Oct. 12, 2021
Utah wide receiver Money Parks (10) makes a touchdown catch during the first half of the team’s NCAA college football game against Southern California on Saturday, Oct. 9, 2021, in Los Angeles. (AP Photo/Marcio Jose Sanchez)AP
In 10 minutes, Utah transformed its Saturday, its season and its postseason.
In 10 minutes that spanned the end of the second quarter and the beginning of the third, the Utes blasted through USC for 267 yards, four touchdowns, an insurmountable lead and one indisputable statement: They are back.
The victory created ample margin for error as Utah chases its seventh consecutive bowl berth (in non-pandemic years).
Excluding last winter, the Utes haven’t been home for the holidays since back in 2013, at the end of the multi-year roster fortification process that followed their transition into the Pac-12.
Their path looked treacherous in late September after a loss to BYU — we didn’t think that was possible — and an overtime defeat at San Diego State.
But efficient quarterback play and an improved defense fueled consecutive victories over Washington State and USC, thereby altering the postseason calculation:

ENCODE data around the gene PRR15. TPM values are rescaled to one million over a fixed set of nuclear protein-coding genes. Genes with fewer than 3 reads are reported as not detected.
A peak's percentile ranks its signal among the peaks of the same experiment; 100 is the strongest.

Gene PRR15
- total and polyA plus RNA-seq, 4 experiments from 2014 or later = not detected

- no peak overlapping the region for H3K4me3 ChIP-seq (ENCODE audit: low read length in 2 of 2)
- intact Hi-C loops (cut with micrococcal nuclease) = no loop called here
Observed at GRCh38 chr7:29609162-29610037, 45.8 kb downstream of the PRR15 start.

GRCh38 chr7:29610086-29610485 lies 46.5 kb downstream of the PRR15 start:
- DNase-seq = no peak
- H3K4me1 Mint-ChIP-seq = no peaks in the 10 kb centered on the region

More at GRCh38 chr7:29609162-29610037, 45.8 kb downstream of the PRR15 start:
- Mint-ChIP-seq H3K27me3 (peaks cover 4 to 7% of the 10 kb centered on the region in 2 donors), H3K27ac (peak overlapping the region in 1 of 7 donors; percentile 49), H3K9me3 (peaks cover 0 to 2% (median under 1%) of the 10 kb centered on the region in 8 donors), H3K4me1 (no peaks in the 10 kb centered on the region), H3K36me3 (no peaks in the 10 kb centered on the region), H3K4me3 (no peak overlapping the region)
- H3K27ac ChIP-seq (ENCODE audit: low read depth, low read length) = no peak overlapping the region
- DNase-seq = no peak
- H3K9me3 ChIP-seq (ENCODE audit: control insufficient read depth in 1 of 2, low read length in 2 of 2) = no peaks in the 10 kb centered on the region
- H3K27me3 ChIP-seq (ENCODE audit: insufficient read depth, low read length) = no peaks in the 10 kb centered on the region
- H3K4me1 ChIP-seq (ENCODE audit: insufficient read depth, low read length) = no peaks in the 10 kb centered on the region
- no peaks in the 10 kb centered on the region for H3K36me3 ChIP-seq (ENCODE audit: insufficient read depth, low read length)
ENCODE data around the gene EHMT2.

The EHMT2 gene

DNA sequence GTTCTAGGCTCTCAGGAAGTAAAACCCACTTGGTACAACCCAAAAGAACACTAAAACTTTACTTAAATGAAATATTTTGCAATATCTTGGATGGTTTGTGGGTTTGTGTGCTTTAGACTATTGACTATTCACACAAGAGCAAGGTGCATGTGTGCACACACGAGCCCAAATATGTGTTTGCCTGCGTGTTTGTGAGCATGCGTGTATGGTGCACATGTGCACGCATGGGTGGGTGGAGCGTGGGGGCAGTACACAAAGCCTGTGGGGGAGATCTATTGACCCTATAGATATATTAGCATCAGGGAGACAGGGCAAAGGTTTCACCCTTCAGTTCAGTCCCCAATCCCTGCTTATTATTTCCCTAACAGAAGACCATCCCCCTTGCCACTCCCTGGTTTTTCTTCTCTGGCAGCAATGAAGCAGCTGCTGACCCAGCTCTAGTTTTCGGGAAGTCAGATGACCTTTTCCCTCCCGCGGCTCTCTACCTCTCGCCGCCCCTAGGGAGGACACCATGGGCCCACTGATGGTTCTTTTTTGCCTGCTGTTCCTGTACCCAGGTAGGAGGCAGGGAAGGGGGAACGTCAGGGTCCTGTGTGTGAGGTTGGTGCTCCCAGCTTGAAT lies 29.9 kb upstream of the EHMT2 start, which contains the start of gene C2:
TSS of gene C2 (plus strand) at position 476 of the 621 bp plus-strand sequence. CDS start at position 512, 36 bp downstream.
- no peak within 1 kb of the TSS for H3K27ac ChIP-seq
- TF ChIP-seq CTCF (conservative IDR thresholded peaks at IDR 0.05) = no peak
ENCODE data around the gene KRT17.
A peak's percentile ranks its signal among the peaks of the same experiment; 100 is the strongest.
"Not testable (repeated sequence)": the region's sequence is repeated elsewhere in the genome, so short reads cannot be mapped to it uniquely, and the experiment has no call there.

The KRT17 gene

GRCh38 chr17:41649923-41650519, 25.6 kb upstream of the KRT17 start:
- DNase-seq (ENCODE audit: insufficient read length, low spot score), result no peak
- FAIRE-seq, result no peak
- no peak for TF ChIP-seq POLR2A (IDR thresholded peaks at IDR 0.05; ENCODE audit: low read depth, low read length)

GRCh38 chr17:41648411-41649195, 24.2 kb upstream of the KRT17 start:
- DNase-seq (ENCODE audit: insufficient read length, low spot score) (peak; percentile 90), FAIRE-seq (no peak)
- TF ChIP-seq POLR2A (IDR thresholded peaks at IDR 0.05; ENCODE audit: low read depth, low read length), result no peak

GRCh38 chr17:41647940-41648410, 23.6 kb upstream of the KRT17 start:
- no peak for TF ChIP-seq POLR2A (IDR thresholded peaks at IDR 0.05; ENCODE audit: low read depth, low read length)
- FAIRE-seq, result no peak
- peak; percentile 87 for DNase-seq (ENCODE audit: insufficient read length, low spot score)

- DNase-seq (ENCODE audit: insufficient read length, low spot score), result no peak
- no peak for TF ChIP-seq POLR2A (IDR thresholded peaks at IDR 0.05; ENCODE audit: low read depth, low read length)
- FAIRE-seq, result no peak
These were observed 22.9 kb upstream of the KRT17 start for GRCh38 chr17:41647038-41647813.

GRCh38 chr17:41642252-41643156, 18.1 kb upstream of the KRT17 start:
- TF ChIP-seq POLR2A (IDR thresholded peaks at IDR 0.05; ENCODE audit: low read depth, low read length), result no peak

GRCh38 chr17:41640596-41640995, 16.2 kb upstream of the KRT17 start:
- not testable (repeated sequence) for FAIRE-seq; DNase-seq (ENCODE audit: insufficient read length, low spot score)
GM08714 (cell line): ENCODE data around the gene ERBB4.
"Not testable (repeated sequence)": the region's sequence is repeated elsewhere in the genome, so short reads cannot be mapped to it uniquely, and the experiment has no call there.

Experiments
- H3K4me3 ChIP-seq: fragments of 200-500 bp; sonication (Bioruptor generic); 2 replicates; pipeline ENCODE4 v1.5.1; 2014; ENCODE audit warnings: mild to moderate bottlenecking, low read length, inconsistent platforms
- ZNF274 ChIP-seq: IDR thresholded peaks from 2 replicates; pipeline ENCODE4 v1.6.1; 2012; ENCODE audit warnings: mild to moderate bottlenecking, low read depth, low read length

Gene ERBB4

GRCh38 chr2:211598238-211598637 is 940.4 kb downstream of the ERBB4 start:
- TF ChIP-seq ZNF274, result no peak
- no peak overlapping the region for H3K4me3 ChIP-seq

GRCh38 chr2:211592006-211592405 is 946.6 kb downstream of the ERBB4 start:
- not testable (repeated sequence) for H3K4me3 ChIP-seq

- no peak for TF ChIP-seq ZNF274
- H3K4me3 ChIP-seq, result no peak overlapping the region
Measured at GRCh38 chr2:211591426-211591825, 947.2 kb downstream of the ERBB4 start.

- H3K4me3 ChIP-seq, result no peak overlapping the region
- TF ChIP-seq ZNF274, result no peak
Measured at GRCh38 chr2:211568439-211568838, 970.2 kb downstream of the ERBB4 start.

The Utes need just three wins in their final seven games to qualify — a stretch that includes dates with struggling Colorado and Arizona.
Sweep those South cellar-dwellers, and the Utes would need one more victory, anywhere, against anybody, to secure the six victories needed for qualification.
But why stop at six?
A victory Saturday over Arizona State would leave Utah as the Pac-12′s only undefeated team in conference play, with head-to-head wins over USC and ASU and only one other legitimate contender in the division: UCLA, which visits Salt Lake City at the end of the month.
Win Saturday, and by the close of October, the Utes just might have full control of the South and a bowl berth locked up.
To the projections (with home and road games remaining) …
Rose Bowl (vs. Big Ten)
Team: Oregon (4-1, 1-1)
Home games (four): Cal, Colorado, Washington State, Oregon State
Road games (three): UCLA, Washington, Utah